This unusual blend of 52% Sangiovese, 36% Syrah and 12% Mourvèdre is appropriately named as it is a riot in a glass. A nose of fresh cherries and berries jumps out in your face. There is youthfulness in the palate and yet the complexity makes it a very age worthy wine that makes you want to revisit later. Can’t beat the price for the quality.
A smoky and meaty wine with a mouthful of blueberries and just as dark and dense as ink. Believe it or not, I was served this wine with a dessert of cheesecake with a sweet cherry sauce on top. It worked. Oh my how it worked, leaving a finish of sweet dark port and milk chocolate. From dessert to game, this Syrah can handle it all.
L’Ecole has been producing Merlot since 1983 and after all of these years, they still have the “touch.” With the addition of 12% Cabernet Franc, 5% Petit Verdot, 3% Cabernet Sauvignon the nose is spicy showing a palate of dark cherries, plums and brambleberries. And last but not least, a long finish of chocolate and pepper.
A classic Bordeaux-style white blend of 69% Sémillon, 26% Sauvignon Blanc and 5% Muscadelle. I believe this was the first time I had ever tasted Washington State wine with Muscadelle. The nose on this white wine was of honeysuckle and the palate was clean, fresh and dry with taste of melons, lemon and a bit of honey.
“I think when you combine all of this [training] with the fact that our students get hands-on practical experience during the entire two years they are with us—we offer the best two-year EV education available.” Speaking as one of the graduates, I have to agree. The program was one of the best experiences of my life.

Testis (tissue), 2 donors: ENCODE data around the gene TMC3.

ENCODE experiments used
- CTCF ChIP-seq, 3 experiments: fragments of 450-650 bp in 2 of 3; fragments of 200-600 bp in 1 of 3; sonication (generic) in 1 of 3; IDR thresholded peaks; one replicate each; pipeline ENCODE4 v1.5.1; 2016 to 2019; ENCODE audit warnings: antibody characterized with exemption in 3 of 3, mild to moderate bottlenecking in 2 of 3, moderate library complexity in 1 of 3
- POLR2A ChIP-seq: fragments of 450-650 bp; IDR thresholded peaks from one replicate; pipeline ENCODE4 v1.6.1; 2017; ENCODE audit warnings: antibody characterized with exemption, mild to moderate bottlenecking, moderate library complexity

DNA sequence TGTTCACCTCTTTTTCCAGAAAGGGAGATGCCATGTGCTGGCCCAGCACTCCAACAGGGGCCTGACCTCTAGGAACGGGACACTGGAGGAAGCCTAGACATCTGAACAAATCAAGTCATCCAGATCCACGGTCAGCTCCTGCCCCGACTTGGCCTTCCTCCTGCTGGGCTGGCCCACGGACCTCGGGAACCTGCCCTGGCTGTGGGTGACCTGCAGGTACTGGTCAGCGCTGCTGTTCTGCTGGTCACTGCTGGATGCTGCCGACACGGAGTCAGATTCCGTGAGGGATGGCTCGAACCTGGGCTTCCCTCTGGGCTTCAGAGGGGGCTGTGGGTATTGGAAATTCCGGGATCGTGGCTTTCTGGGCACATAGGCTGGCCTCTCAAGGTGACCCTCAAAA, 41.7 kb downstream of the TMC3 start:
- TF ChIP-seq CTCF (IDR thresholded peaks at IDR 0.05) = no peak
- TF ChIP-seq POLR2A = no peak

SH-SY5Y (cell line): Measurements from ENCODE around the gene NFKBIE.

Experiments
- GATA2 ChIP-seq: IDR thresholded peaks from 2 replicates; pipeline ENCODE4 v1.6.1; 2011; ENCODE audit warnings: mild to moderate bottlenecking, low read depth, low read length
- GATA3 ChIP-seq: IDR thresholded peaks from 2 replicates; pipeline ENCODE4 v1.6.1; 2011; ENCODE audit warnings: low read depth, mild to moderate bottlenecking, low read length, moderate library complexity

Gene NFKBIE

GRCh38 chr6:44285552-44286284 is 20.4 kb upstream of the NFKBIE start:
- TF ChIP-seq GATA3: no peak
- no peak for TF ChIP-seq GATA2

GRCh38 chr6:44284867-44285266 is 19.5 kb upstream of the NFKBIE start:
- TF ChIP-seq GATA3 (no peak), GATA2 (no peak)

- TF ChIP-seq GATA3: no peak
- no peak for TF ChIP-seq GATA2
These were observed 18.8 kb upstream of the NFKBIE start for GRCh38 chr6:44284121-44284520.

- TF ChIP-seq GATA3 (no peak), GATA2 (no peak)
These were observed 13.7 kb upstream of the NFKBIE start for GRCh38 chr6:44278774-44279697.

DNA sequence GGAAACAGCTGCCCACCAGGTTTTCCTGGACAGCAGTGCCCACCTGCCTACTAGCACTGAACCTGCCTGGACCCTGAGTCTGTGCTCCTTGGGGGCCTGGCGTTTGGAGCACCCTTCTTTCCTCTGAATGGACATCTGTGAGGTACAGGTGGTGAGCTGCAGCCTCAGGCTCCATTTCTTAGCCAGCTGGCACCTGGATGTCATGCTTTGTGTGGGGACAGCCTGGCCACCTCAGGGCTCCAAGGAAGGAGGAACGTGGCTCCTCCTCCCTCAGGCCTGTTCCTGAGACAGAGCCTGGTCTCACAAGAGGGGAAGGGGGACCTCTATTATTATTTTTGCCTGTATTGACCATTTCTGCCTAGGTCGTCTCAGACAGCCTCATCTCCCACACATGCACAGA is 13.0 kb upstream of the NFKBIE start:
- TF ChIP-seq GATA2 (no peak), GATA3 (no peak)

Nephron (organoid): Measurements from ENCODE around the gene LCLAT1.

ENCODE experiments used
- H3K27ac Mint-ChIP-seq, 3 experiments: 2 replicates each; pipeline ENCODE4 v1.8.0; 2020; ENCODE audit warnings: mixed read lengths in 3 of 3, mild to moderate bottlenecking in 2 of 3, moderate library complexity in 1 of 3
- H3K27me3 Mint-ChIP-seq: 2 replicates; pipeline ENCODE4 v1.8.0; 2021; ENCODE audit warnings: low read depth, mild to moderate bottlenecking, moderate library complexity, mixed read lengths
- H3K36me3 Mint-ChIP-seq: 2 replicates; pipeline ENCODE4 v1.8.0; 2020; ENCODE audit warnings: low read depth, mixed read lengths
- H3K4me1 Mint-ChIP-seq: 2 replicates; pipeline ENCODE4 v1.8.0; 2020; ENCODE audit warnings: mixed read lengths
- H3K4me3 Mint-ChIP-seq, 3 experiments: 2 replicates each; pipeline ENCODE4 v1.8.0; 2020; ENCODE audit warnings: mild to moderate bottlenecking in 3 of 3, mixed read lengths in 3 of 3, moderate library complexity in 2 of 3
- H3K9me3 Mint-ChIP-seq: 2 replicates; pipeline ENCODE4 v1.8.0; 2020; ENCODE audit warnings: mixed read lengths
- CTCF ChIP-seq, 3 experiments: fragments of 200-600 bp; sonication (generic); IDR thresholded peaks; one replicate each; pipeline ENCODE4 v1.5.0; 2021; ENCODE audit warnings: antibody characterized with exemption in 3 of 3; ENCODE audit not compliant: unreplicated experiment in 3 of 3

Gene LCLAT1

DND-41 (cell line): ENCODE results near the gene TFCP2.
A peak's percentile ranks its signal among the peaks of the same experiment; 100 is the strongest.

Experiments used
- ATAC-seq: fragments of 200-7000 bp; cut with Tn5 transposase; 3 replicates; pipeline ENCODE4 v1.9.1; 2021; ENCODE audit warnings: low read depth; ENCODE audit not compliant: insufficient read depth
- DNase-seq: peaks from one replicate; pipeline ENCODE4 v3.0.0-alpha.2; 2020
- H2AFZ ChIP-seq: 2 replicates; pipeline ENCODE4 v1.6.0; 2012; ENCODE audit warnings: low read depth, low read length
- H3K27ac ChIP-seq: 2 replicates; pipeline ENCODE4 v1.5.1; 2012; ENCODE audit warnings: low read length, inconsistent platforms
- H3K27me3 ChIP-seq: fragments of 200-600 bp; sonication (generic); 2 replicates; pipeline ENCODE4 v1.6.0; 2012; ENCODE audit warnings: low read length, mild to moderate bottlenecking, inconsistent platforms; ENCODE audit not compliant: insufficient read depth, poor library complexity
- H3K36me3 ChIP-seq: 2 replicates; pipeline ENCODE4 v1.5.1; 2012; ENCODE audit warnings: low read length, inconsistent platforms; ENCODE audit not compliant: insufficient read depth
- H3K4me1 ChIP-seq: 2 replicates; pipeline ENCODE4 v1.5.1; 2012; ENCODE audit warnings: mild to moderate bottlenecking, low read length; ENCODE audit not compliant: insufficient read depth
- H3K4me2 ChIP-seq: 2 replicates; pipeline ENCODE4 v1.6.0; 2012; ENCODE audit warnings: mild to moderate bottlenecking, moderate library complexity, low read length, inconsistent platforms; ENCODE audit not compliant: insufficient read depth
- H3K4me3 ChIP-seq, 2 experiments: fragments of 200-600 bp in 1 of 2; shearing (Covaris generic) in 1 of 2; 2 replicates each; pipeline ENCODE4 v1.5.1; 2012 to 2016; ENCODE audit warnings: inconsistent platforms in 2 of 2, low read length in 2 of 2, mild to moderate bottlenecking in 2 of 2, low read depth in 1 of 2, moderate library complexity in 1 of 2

A blend of 85% Tempranillo and 15% Syrah from the Walla Walla Valley at Les Collines Vineyard, located at the foot of the Blue Mountains. I definitely knew it was Walla Walla fruit from the smoky nose that reminded me of autumn nights in the Walla Walla Valley. And just like the first time I enjoyed it a year ago, I found myself with my nose deep into the bowl of the glass constantly soaking in the familiar aroma. It is a very layered wine, which I feel is due to the addition of the syrah being responsible for the extra richness of the wine. Flavors of cherry and plum pies exploded in the mid-palate while leaving a long finish of caramel and crème brulée. To sum it up in one word: Elegant. For Catie’s full review see her blog Through the Walla Walla Grape Vine.
In 2006, the Port of Walla Walla in Washington State constructed buildings to serve as space for new start-up wineries. Inside the five whimsical-colored buildings, that resemble a village out of “The Simpsons” cartoon, are winemakers with an entrepreneurial spirit and the dream of someday flying away from the incubators to be on their own.